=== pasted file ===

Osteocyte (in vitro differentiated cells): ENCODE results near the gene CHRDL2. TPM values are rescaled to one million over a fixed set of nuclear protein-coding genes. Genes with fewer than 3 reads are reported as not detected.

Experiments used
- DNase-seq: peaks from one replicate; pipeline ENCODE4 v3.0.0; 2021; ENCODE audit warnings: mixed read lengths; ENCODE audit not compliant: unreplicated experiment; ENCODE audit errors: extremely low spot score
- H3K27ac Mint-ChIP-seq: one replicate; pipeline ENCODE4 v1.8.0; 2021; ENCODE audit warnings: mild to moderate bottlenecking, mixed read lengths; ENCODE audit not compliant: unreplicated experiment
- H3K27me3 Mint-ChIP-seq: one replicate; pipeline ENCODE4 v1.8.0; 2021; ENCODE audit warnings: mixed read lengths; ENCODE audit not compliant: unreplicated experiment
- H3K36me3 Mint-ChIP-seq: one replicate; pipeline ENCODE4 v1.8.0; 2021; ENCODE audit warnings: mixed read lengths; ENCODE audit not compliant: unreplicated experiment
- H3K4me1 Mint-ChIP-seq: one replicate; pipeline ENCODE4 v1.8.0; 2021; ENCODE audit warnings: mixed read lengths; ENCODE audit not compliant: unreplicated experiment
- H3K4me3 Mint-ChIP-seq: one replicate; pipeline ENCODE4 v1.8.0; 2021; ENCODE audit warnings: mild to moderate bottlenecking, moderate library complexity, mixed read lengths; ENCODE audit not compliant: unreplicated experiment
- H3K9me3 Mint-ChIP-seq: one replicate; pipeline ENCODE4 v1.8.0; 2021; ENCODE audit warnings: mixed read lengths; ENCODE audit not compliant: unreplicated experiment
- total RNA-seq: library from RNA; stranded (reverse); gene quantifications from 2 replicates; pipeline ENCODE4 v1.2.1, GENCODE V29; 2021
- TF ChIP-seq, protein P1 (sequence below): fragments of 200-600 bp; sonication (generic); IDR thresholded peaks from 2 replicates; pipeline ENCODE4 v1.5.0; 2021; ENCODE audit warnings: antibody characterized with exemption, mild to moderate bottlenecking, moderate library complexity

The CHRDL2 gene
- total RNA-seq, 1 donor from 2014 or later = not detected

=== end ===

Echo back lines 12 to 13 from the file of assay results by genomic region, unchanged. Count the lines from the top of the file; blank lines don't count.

The CHRDL2 gene
- total RNA-seq, 1 donor from 2014 or later = not detected